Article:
I had planned on doing Holy Cross on this day, but after the amount of snow that I saw on Belford 3 days earlier and the amount of snow that was visible from U.S. 24 on Notch Mountain, I decided to try something a little easier. The forecast was for absolutely perfect weather, so I decided to get a later than usual start. The alarm clock went off at 6:00 a.m. and I was out the door by 6:30. The drive from Avon seemed to take longer than I had expected. After a quick stop at the Buena Vista Phillips 66, I was headed up the Princeton Rd. and found myself parked just above the antennas about 8:15. Packed up and ready to go, my partner (Kim) and I were underway at 8:30.
Hiking the Princeton Rd. was pretty boring and presented no problems. Nearing the upper road switchbacks, I found a vehicle parked. We would not be alone on the mountain today. This guy was smart enough to chop off 500' or so to his climb. Darn that 3,000' rule!!! Well, we arrived at the bend in the road near 11,800' and the trail up to the east slopes was obvious. I had read several reports of people that had missed the trail and ended up back tracking and having a long day. We were fortunate enough not to have had this happen to us on this day. In fact, I am not real sure how you could miss the trail. Actually, there are three trails in the area that lead to the same place. After hiking the trail and gaining the east slopes, the rest of the route was obvious. After about an hour, we came to Tigger peak proper around 12, 200. I was still sore from my trip up Belford three days earlier and being a flatlander, I was very happy to have made 1,200' in the first hour. After a short break and some photos, we were headed back towards Princeton. The trail is very stable talus and impossible to lose. This all changes around 12,800' or so. We had decided to follow the route to an obvious "Y" in the trail and then head up. From that point, the route becomes a very faint trail that is steep scree and loose talus. This was the mistake of the day. The trail slowed us down considerably and I found myself in the area that I had heard so many others complain about. Well, finally we gained the ridge just above 13,600'. From there we found a very good trail that pretty much followed the ridge all the way to the summit. This part of the route was just as steep as the previous section, but was a lot more stable and thus made the final push to the summit very enjoyable. We arrived on the summit in just over 4 hours and had it all to ourselves. The only snow on the entire mountain was in and around the three wind shelters on the summit. As we took in the views from the summit, it appeared that Mt. Princeton was the only high peak within 100 miles that did not have any snow on it. In fact, it was like being in a different region than Belford from just three days earlier.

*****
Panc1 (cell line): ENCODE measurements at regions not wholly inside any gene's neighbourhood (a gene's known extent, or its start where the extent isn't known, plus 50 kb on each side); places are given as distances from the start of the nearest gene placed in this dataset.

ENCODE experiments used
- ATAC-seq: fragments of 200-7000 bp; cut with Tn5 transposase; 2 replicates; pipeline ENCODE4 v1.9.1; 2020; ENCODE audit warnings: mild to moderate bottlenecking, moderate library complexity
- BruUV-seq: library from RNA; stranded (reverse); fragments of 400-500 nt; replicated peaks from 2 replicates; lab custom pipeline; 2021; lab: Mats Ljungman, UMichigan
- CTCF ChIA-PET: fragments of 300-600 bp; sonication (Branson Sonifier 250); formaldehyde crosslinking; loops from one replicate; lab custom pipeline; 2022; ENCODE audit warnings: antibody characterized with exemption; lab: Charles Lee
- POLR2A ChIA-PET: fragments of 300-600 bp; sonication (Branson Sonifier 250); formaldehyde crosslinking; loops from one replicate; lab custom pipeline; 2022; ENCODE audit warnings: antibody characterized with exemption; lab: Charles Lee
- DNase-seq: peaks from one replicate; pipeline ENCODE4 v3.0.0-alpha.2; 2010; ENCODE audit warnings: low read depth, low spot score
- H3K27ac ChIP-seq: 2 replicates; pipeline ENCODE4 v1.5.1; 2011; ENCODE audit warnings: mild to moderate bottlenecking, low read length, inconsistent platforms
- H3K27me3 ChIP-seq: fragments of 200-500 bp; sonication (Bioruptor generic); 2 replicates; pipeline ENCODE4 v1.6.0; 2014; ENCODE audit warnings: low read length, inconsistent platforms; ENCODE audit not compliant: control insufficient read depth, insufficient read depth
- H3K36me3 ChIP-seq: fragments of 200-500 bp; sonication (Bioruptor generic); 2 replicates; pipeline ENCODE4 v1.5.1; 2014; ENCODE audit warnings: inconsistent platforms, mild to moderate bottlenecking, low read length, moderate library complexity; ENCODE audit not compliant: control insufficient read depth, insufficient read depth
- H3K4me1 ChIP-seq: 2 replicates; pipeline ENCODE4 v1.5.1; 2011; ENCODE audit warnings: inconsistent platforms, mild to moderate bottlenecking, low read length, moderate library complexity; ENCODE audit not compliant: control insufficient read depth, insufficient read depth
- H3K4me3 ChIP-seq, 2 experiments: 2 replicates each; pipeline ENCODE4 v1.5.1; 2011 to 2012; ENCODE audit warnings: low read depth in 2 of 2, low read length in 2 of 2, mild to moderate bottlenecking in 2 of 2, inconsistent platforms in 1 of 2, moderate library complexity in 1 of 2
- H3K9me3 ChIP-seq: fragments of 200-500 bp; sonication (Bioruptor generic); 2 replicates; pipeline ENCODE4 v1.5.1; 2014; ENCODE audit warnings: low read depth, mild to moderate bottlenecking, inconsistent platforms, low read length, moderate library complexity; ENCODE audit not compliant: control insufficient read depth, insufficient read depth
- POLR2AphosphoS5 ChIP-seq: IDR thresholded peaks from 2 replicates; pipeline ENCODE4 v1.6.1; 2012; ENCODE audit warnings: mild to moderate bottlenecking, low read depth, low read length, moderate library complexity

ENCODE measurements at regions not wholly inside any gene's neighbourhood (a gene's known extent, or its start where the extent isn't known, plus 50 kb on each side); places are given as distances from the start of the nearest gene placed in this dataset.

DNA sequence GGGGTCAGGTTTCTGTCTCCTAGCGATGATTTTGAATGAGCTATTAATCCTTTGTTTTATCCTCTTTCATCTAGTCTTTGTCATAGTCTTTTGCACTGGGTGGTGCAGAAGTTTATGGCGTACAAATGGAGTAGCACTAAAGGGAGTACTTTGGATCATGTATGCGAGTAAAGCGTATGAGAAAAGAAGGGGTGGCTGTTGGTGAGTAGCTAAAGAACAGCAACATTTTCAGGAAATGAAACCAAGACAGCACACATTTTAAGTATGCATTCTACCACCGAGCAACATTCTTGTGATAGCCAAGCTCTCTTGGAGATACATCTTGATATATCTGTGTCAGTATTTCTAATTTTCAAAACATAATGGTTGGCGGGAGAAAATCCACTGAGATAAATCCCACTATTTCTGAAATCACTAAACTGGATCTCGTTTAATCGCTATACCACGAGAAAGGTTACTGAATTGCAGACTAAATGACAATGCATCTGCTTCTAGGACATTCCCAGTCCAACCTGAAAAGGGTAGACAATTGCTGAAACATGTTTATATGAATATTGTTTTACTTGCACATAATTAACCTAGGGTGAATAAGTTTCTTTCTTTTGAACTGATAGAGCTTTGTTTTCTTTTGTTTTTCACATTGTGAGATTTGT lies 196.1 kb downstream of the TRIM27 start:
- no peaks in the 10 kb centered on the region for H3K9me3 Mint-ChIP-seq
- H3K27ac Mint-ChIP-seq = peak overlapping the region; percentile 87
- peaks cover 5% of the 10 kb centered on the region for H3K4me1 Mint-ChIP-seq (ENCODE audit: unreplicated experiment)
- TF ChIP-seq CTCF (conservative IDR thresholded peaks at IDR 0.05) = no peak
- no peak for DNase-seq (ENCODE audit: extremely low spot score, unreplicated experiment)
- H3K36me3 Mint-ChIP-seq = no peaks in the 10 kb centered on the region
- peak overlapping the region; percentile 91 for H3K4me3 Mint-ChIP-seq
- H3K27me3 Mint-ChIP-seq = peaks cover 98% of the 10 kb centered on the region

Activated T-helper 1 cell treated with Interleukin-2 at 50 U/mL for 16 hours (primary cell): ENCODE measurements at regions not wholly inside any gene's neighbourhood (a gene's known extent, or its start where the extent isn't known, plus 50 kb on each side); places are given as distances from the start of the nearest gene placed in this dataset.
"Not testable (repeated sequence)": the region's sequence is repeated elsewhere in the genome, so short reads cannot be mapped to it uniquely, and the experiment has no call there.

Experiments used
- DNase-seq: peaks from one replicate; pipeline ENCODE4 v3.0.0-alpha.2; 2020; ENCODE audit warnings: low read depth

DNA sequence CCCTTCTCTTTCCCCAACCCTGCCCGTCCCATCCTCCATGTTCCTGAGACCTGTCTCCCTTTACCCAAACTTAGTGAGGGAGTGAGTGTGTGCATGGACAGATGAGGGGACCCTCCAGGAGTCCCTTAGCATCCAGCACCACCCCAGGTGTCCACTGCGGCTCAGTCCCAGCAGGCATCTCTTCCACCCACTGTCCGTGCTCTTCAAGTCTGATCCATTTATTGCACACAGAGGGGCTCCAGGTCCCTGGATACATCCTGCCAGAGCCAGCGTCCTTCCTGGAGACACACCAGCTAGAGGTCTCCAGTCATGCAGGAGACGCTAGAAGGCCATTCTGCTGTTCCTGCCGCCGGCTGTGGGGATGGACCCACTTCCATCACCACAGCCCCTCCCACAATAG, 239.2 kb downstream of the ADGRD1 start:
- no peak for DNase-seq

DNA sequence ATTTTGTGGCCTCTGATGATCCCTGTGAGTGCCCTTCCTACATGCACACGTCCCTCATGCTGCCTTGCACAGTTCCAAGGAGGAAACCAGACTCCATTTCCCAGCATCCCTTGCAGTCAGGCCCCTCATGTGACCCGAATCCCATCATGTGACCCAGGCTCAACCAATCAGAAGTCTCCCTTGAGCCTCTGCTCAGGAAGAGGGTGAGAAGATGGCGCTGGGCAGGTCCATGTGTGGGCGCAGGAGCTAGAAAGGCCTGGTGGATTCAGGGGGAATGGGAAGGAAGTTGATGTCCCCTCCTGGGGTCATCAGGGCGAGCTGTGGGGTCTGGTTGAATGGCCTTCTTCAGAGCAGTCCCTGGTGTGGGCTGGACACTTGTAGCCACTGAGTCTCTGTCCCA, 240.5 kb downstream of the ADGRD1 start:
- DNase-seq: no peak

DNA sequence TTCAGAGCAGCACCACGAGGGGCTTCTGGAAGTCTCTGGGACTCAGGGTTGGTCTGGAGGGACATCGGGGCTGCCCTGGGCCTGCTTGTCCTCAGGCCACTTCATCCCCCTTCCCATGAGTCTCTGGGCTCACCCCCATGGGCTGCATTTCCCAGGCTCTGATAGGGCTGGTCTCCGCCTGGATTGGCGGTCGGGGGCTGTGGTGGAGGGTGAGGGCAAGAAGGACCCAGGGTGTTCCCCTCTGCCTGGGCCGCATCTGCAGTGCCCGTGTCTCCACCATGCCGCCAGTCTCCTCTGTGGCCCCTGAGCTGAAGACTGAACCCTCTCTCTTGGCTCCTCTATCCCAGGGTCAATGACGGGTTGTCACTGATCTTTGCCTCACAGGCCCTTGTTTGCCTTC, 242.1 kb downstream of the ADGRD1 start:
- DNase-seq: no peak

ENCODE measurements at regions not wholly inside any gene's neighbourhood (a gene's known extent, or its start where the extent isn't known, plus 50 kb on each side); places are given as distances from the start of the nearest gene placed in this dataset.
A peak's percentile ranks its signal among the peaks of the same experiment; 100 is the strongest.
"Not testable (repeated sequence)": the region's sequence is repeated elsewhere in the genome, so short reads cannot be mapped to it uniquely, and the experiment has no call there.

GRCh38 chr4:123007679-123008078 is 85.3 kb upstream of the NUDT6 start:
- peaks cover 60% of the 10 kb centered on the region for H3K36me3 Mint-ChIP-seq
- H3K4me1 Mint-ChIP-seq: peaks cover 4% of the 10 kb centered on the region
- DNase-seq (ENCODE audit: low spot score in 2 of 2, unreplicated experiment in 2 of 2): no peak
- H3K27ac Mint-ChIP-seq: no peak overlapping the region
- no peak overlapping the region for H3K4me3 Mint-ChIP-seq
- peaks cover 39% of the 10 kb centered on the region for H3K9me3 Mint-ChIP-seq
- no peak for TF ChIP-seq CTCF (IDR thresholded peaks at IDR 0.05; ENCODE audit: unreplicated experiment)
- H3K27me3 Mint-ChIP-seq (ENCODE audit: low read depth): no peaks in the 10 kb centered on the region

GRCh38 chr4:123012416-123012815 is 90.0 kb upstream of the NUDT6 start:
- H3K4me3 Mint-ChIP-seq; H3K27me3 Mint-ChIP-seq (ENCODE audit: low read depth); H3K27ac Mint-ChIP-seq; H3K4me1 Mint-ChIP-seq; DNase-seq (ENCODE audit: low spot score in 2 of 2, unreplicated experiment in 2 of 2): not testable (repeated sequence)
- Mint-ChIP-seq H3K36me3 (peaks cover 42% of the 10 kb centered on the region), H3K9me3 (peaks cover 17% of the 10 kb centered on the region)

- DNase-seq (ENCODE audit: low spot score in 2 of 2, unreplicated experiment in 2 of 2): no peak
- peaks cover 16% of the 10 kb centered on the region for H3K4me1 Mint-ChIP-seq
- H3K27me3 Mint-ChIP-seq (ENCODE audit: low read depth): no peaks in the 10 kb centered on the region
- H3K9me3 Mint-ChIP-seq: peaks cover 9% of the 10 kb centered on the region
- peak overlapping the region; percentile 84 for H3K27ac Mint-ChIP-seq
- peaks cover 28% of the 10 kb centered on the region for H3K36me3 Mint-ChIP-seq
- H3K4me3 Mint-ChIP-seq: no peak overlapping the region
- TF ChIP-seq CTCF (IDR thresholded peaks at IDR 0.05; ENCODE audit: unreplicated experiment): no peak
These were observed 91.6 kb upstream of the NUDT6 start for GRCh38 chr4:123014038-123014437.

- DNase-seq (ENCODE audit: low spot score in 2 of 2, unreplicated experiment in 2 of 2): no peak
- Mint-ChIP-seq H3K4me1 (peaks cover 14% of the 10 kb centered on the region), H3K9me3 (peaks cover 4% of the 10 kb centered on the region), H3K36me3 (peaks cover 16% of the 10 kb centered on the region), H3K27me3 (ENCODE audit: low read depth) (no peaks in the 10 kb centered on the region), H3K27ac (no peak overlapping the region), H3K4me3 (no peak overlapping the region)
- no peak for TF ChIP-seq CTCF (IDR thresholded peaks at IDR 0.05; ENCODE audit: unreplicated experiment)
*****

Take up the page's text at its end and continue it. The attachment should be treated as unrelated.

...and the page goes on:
The weather was absolutely perfect, with light winds and only a few scattered clouds to the north. However, after 30 minutes or so it was time to say good bye. We followed the ridge route back to 13,600' or so, where we met two others making the same mistake that we did. I motioned for them to traverse to the ridge and as they did they were very thankful to be back on a real trail. We continued down the ridge, contouring around a few rocky outcroppings. Around 13,300' we found an obvious trail that came down from the ridge back to the main trail. We followed this and hit the main trail in no time. This trail had short switchbacks that cut down on the steepness. Also, the rock along the trail was very stable and there were just a few sections where the footing was tricky. This was by far the way to go up to the ridge. Man, if I only knew, but now you guys do. As we hit the main trail, the pace picked up and we were back at the road in no time. Traveling back down the Princeton Rd. was no big deal, but it seemed to take longer to get down it than it did to get up it. I am sure this was not the case. It is too bad the boring part was at the end of the day. Back at the car, a little over 7 hours after starting up Princeton, I was very pleased on how the day had turned out. The weather had been perfect, we were 2 of only 5 people that summitted all day, and I had made it through the season without a fall.
This was the last 14er of the season for this flatlander. I had made two short trips to Colorado and bagged 12 14ers. I know that is just a weekends worth of work for so many, but I am very pleased. Man how I envy you guys that can head to the mountains on weekends and on your days off. Good luck to those of you that still have a few climbs left this year.
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